Ophthalmoscopy is a test that look at the back of the eye called the fundus. The fundus consists of the retina, optic disc and blood vessels.[1]

The test is usually included in a routine eye exam. It is also necessary to perform ophthalmoscopy if you have a condition that affects your blood vessels, which can include high blood pressure or diabetes.

Ophthalmoscopy is sometimes called funduscopy or a retinal examination.

To do ophthalmoscopy, an ophthalmoscope device must be used by the optometrist or ophthalmologist, which can be direct or indirect model.


Direct Ophthalmoscope

A direct ophthalmoscope is a device that produces an unreversed or upright image of around 15 x magnification. The direct ophthalmoscope is used to inspect the fundus and is usually best carried out in a darkened room. Opacities and macular degeneration of the lens can be detected through direct ophthalmoscopy.[2]


Indirect Ophthalmoscope

An indirect ophthalmoscope produces a reversed or inverted image with 2 to 5 x magnification. An indirect ophthalmoscope has a specifically designed objective lens and has proven to be an exceptionally valuable device for the treatment and diagnosis of detachments, holes, and retinal tears. To use an indirect ophthalmoscope, the patient’s pupils must be completely dilated.[3]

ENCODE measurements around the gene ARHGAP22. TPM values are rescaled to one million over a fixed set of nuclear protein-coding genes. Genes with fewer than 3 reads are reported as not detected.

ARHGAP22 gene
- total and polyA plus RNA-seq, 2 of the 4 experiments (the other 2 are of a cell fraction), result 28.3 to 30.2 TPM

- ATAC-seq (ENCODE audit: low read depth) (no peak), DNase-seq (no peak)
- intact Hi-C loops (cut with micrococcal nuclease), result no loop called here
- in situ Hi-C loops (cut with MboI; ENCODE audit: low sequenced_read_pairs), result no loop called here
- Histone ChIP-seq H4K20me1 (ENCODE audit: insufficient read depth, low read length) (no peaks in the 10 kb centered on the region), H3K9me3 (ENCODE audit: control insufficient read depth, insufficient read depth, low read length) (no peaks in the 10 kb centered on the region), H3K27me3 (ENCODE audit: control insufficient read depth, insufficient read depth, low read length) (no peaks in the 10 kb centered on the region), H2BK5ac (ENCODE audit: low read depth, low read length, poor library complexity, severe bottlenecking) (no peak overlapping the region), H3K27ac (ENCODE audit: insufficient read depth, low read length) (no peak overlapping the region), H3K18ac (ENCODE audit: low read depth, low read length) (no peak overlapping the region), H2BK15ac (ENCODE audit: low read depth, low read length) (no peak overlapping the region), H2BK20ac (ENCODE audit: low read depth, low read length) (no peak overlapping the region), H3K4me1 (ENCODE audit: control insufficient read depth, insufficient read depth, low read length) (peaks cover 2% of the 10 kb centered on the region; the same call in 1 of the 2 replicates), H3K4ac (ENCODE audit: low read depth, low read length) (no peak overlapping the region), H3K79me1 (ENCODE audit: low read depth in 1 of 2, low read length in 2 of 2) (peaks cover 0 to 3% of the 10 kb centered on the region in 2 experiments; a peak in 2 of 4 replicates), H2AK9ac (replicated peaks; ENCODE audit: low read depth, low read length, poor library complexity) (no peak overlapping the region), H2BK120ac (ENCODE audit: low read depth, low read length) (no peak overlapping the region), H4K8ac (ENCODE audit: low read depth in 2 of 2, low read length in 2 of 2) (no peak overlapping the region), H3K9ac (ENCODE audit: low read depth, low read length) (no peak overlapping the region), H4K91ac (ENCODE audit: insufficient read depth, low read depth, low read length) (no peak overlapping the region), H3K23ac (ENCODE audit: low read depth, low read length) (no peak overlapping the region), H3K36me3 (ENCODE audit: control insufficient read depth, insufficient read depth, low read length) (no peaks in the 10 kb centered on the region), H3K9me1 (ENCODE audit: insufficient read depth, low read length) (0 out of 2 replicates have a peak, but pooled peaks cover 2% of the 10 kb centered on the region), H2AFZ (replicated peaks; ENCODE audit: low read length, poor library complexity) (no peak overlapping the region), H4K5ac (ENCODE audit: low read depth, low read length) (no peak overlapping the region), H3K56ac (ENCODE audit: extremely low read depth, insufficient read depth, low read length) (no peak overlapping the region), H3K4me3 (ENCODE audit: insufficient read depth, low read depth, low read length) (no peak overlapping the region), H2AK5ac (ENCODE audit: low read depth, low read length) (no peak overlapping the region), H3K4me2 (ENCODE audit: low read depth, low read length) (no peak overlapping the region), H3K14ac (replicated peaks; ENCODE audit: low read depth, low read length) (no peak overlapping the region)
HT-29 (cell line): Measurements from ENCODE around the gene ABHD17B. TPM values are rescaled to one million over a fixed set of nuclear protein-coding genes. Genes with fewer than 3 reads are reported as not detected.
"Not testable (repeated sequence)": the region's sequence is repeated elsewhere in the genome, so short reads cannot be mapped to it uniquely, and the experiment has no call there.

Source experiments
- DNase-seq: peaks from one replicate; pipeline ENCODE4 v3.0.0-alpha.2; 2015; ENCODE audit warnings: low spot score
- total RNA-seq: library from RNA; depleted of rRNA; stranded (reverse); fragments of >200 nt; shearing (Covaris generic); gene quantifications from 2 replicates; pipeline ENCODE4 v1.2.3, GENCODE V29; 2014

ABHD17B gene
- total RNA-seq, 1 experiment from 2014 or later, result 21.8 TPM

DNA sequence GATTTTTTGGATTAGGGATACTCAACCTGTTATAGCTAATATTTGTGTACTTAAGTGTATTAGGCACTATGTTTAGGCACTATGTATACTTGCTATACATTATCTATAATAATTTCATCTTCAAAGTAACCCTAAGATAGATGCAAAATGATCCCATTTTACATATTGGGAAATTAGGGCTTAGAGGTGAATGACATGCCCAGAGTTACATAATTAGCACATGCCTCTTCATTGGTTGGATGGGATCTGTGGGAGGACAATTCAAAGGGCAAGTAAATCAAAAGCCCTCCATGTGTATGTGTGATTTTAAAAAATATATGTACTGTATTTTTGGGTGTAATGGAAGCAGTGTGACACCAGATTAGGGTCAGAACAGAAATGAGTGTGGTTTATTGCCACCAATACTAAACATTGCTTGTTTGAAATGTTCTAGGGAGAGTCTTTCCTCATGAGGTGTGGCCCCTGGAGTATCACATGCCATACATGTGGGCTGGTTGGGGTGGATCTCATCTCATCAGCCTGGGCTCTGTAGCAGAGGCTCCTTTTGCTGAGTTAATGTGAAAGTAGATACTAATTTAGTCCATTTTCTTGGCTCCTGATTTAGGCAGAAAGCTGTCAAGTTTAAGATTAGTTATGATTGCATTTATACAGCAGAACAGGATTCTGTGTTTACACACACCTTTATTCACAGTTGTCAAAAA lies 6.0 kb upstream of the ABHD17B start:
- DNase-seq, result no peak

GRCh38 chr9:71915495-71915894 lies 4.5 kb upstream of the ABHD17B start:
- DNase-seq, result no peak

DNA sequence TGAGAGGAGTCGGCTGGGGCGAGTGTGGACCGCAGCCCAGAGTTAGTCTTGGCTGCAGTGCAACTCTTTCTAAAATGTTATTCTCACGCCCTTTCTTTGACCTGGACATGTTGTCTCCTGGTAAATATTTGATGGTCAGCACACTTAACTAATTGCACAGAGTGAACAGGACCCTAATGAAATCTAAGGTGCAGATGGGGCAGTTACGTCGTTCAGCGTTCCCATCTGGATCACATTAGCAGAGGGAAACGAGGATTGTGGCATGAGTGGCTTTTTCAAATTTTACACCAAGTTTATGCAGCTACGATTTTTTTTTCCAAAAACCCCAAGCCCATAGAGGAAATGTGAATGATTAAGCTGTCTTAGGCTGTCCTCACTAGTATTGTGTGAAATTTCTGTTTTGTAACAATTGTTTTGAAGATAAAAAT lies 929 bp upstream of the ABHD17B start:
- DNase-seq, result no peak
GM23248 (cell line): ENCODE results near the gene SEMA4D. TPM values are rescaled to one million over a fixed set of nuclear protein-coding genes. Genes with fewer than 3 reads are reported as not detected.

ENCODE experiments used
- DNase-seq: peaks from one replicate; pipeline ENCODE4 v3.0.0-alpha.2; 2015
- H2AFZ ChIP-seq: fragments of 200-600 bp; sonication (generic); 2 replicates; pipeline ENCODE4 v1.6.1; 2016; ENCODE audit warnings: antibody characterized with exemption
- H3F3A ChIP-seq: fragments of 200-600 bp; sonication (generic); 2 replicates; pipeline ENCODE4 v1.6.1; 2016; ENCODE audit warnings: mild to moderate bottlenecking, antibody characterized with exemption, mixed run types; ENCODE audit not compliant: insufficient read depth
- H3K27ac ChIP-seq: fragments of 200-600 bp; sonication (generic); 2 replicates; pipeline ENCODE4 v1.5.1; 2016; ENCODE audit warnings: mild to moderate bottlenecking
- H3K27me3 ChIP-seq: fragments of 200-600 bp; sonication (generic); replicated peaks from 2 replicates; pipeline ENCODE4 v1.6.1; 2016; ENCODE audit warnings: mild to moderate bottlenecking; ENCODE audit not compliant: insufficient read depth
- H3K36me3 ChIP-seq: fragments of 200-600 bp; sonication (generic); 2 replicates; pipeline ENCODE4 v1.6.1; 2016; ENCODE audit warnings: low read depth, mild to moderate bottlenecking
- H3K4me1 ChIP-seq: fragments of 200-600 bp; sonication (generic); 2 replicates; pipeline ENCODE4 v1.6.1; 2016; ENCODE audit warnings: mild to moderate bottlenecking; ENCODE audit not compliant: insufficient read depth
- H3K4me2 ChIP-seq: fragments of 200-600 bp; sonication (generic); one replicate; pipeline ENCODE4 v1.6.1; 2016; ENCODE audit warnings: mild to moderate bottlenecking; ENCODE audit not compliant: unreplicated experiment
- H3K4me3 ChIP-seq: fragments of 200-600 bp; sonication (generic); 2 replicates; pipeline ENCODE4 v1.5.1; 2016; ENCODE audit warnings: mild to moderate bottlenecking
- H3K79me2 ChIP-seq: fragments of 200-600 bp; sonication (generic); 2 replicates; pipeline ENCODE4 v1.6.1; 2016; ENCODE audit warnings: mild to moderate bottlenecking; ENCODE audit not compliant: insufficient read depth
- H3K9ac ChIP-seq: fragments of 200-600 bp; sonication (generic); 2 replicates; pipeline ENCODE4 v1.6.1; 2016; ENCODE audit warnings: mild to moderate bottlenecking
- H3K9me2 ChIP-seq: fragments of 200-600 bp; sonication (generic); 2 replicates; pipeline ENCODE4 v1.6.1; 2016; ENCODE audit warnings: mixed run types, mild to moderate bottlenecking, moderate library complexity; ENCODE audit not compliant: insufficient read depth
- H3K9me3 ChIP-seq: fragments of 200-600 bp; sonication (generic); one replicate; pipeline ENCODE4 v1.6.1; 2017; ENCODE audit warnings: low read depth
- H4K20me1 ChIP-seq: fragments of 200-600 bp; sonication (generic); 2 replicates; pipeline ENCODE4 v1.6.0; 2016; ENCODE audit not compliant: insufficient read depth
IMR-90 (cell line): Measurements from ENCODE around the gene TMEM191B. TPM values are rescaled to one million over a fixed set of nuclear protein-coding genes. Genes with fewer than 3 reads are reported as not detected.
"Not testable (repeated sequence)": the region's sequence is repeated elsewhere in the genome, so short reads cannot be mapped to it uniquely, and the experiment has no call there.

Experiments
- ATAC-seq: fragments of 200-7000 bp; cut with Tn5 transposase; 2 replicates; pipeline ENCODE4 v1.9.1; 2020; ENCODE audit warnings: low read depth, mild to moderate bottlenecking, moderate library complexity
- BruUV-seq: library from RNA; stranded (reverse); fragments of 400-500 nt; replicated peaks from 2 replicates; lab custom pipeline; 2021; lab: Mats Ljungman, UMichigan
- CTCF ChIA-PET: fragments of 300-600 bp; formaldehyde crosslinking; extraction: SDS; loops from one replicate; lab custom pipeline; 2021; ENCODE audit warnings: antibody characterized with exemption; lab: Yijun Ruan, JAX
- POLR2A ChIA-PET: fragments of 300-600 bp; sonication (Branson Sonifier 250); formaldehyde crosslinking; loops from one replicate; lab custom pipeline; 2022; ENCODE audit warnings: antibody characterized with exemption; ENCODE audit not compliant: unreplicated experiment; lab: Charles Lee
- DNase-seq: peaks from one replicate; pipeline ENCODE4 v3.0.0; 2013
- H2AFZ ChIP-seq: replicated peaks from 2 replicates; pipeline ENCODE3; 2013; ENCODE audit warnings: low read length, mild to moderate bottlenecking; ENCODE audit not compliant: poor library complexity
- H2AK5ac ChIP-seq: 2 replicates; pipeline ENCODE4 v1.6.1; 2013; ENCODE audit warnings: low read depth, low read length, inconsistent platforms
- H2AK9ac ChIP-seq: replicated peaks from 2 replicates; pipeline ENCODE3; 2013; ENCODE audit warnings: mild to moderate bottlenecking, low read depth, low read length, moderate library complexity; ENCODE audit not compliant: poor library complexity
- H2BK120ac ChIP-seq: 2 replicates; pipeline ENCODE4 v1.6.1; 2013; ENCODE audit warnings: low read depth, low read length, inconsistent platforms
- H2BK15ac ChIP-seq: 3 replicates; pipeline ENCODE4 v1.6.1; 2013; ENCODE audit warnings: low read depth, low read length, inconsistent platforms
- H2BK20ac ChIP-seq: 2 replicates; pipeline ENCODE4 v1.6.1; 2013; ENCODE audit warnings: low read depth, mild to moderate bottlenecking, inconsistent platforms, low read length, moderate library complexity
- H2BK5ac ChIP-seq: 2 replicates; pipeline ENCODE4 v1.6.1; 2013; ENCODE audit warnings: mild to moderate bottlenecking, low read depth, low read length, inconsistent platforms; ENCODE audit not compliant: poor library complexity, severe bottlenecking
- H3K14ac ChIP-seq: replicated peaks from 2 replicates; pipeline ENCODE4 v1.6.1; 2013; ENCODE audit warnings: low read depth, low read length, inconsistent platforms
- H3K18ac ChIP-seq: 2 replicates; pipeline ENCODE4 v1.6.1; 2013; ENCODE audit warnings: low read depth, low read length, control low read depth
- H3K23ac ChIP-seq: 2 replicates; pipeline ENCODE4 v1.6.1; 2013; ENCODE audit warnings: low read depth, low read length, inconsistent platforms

Monocular and Binocular Indirect Ophthalmoscopes

Indirect ophthalmoscopes can be divided into two different categories: monocular and binocular. Monocular indirect ophthalmoscopes offer a wider field of view and higher magnification levels than the traditional ophthalmoscope, however, they only offer a single view of the eye’s interior.

Binocular indirect ophthalmoscopes project three elements in the eye. As a result, the examiner can get a three-dimensional rendition of the patient’s interior eye, giving a more thorough examination.

You can view our full range of ophthalmoscopes here.


[1] https://www.healthline.com/health/ophthalmoscopy

[2] https://en.wikipedia.org/wiki/Ophthalmoscopy

[3] https://blog.keelerusa.com/inspecting-difference-direct-vs-indirect-ophthalmoscopes/